Editorial Chief: Jemimah M. Njuki, Africa Centre for Gender, Social Research and Impact Assessment

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Vol 3, Issue 1, pp 131-157, 2018

Community typology framed by normative climate for agricultural innovation, empowerment, and poverty reduction

Author: Patti Petesch1*, Shelley Feldman2, Marlène Elias3, Lone Badstue1,Dina Najjar4, Anne Rietveld3, Renee Bullock5, Nozomi Kawarazuka6, and Joyce Luis7
1International Maize and Wheat Improvement Center, CIMMYT
2Cornell University
3Bioversity International
4International Center for Agricultural Research in the Dry Areas, ICARDA
5International Institute for Tropical Agriculture, IITA
6International Potato Center, CIP
7International Rice Research Institute, IRRI
*Corresponding author: Patti@pattipetesch.com

Abstract

This paper employs the concepts of gender norms and agency to advance understanding of inclusive agricultural innovation processes and their contributions to empowerment and poverty reduction at the village level. We present a community typology informed by normative influences on how people assess conditions and trends for village women and men to make important decisions (or to exercise agency) and for local households to escape poverty. The typology is comprised of three village typestransforming, climbing and churning with each type depicting a different normative climate and trajectory of change in agency and poverty levels. Across “transforming” villages with significant increases in people’s agency and poverty reduction, we found a highly inclusive normative climate that is fueling gender equality and agricultural innovation, as well as infrastructural improvements, expanded markets, and male labor migration. The research, part of the GENNOVATE initiative, includes a qualitative comparative methodology and dataset of 79 village cases from 17 countries.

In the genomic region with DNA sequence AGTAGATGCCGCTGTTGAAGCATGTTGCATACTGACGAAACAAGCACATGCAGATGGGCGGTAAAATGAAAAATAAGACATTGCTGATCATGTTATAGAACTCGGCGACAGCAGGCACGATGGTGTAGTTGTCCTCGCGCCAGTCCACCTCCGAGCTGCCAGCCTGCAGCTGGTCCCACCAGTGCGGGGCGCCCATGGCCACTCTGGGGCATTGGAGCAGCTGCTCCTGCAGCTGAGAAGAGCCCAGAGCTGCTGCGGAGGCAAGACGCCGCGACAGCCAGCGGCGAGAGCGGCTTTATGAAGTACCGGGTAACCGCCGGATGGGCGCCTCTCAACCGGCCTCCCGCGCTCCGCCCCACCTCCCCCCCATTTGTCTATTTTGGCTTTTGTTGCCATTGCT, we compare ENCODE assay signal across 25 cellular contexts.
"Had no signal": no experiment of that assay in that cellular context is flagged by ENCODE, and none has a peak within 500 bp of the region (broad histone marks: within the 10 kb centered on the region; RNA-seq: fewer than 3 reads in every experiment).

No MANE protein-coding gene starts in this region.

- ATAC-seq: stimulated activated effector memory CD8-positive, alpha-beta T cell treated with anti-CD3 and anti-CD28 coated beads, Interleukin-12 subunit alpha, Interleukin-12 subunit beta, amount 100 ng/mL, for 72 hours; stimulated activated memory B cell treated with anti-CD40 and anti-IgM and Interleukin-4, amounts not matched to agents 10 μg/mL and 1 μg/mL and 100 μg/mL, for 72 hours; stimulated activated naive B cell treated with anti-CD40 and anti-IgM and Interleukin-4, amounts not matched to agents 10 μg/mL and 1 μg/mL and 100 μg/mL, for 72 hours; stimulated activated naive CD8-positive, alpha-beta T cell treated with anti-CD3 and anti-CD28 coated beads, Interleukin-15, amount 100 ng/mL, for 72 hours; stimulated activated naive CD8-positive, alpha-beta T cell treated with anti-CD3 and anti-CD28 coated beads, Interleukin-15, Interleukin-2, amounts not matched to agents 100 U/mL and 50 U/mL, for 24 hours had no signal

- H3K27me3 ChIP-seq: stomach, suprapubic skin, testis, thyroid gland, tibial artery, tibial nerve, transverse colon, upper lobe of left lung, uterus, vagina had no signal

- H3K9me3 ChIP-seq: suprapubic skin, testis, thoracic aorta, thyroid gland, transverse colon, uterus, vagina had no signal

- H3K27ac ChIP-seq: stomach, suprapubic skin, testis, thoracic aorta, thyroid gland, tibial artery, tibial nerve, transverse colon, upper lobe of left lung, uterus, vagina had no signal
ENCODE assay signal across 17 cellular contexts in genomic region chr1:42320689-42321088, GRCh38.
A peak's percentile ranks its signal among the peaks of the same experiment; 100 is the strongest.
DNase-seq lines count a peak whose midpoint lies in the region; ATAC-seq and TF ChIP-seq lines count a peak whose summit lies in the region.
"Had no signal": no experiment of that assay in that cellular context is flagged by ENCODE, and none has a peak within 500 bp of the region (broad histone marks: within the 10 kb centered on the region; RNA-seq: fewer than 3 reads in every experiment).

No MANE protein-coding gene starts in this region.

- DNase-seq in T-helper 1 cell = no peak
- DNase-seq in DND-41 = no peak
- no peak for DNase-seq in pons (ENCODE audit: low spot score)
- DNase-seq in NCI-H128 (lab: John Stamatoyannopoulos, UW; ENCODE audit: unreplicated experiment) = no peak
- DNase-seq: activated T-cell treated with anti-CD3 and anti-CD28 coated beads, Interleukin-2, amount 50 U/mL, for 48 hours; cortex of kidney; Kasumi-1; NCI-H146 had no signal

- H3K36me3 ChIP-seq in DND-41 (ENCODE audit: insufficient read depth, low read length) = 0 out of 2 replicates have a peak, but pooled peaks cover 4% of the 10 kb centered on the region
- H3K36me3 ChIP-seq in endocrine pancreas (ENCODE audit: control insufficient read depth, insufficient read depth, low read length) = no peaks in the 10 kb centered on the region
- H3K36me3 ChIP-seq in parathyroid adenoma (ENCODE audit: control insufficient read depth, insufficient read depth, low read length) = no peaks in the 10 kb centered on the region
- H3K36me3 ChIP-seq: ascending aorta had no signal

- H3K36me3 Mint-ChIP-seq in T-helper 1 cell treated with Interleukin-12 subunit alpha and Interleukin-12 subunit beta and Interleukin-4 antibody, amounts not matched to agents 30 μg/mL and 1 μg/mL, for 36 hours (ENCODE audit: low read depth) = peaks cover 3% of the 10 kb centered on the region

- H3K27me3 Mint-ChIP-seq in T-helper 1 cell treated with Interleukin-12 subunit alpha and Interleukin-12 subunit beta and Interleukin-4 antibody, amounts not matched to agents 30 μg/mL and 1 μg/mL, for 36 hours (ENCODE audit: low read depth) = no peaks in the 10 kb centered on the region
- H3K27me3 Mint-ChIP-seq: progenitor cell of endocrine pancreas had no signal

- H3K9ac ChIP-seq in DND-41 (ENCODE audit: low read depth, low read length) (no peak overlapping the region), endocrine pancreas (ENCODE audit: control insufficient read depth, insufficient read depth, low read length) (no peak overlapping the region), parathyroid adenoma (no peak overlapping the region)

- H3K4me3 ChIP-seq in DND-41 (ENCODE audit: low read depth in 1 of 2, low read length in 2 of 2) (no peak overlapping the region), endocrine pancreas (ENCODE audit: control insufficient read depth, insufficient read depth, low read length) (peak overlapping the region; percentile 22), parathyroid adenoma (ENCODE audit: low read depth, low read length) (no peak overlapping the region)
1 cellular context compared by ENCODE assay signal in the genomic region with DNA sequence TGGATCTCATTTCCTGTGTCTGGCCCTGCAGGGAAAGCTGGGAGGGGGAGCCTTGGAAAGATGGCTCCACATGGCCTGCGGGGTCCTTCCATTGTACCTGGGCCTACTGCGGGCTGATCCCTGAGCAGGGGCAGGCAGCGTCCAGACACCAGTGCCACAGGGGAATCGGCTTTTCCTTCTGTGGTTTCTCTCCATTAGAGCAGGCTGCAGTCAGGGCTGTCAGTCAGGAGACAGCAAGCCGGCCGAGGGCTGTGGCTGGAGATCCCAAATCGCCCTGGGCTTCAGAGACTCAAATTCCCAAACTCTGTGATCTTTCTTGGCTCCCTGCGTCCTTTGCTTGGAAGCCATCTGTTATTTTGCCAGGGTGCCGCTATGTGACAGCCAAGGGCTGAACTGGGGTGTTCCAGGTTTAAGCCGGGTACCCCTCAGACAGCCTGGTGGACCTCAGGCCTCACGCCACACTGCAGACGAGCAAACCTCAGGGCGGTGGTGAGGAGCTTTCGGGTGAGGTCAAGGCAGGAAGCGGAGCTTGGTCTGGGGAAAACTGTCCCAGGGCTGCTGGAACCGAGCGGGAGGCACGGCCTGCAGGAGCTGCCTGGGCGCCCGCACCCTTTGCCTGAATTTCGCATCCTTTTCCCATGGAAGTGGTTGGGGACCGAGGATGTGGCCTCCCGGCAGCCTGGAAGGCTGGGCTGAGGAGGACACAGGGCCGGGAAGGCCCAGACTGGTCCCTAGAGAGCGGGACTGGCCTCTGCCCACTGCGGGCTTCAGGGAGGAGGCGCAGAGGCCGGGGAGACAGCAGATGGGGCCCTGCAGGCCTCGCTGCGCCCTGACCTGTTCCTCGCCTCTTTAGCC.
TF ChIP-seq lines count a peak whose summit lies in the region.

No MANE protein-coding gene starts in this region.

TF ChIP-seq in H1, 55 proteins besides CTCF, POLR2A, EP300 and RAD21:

Keywords: qualitative comparative research, gender norms, empowerment, agricultural innovation, community development

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